Was Marble Arch wide enough for the Royal Coach? It is often said that Marble Arch was removed from Buckingham Palace because it was too narrow to accommodate Queen Victoria’s State Coach.
In fact, Queen Victoria’s coronation procession passed easily through the Arch as it left Buckingham Palace on its way to Westminster Abbey in 1838 and Queen Elizabeth II’s coronation procession also travelled safely through the Arch at its current location in 1953.
Watch this silent clip from British Pathé and skip to 1m 46s to see proof!
In fact, Marble Arch stood as a formal gateway to Buckingham Palace for seventeen years, but it was overshadowed by Blore’s enlargement of the Palace and seen as unsatisfactory. In 1850 the decision was taken to move the Arch to its current location of Cumberland Gate where it would form a grand entrance to Hyde Park in time for the Great Exhibition of 1851.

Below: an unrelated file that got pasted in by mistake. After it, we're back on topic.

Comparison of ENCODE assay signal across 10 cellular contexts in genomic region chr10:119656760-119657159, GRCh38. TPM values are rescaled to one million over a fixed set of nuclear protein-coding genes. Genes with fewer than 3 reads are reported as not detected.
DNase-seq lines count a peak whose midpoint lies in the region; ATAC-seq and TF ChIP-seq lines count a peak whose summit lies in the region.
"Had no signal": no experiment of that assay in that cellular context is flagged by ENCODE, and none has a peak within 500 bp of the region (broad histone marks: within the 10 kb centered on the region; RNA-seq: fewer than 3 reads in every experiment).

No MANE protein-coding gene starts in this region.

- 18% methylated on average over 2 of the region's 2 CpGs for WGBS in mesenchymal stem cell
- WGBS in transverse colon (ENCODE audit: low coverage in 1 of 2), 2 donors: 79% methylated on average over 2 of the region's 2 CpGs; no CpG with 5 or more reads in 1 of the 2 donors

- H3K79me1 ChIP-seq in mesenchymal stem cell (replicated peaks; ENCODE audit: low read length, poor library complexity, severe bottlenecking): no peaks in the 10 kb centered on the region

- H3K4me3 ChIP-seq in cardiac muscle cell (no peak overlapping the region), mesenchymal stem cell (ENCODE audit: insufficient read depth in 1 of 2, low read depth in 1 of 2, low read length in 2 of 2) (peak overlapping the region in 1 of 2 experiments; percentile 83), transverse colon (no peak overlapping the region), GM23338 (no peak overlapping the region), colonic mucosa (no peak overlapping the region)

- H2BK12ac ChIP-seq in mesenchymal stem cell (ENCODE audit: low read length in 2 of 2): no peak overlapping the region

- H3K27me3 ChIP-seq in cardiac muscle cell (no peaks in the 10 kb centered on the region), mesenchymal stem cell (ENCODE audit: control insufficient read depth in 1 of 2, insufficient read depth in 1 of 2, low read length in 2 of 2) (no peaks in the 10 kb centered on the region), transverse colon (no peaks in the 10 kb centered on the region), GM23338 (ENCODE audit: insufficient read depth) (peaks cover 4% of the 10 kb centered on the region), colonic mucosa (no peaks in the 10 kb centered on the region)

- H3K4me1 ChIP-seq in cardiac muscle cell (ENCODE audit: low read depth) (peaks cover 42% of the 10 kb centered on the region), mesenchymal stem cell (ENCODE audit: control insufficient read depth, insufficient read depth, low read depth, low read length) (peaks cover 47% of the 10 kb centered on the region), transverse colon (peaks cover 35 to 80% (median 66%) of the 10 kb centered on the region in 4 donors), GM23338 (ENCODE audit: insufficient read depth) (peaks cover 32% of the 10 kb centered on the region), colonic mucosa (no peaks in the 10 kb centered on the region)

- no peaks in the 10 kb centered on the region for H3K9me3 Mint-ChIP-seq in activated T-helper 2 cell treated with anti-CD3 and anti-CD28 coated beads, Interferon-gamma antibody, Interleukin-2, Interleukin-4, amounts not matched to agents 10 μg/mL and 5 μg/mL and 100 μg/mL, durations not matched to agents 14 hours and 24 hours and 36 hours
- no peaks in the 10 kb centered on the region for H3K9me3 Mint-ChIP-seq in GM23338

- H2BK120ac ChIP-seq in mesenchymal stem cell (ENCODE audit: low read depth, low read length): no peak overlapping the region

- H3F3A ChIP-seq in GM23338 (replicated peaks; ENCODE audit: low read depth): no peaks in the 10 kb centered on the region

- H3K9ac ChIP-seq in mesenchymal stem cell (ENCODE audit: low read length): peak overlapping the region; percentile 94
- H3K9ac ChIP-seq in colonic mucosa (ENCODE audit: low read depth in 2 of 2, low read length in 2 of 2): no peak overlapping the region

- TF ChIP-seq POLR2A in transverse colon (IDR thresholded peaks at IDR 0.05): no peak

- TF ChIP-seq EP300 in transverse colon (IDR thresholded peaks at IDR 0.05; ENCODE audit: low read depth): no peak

The stone by stone removal and reconstruction of the Arch was overseen by architect Thomas Cubitt who completed the entire complex process in just three months. The removal was a success and vast crowds of people passed through the Arch en route to the Great Exhibition in Hyde Park.
Marble Arch remained a grand and direct entrance to the Park until 1908 when a new road scheme cut through the park just south of the Arch leaving it completely separated from Hyde Park. In the 1960s roads were widened still further, leaving the Arch in its current isolated position, no longer part of the Royal Park. Today, the grounds around the Arch are maintained by Westminster City Council.
Find out more in our booklet, The Story of Marble Arch.
This clip comes from British Pathé’s YouTube channel: Selected Originals (offcuts, selected scenes, out takes, rushes) for story “The Coronation of Her Majesty Queen Elizabeth”.